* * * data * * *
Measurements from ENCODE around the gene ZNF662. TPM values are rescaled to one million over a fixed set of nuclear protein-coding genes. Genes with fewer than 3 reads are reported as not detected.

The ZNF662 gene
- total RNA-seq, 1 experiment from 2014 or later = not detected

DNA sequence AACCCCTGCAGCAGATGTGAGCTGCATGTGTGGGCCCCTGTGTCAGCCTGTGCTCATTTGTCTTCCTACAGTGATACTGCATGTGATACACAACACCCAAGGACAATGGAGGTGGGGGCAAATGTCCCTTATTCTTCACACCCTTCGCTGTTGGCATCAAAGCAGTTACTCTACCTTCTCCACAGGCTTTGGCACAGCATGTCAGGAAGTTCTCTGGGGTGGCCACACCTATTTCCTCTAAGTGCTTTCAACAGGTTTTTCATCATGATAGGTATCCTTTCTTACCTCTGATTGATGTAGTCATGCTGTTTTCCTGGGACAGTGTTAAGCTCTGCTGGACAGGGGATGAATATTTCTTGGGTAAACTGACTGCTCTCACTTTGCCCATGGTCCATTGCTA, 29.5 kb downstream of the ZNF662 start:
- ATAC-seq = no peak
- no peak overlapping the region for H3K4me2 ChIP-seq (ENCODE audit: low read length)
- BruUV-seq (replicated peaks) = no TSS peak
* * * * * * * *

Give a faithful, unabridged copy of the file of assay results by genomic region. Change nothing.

Measurements from ENCODE around the gene ZNF662. TPM values are rescaled to one million over a fixed set of nuclear protein-coding genes. Genes with fewer than 3 reads are reported as not detected.

The ZNF662 gene
- total RNA-seq, 1 experiment from 2014 or later = not detected

DNA sequence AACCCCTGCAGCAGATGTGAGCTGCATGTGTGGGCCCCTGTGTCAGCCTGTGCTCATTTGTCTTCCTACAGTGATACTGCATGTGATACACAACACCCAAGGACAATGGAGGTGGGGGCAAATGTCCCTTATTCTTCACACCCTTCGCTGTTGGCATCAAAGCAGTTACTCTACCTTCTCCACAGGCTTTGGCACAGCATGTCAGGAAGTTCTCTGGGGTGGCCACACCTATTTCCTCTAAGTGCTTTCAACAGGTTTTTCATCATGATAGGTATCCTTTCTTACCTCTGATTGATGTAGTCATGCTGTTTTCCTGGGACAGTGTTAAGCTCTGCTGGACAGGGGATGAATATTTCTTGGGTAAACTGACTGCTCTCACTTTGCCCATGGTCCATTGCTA, 29.5 kb downstream of the ZNF662 start:
- ATAC-seq = no peak
- no peak overlapping the region for H3K4me2 ChIP-seq (ENCODE audit: low read length)
- BruUV-seq (replicated peaks) = no TSS peak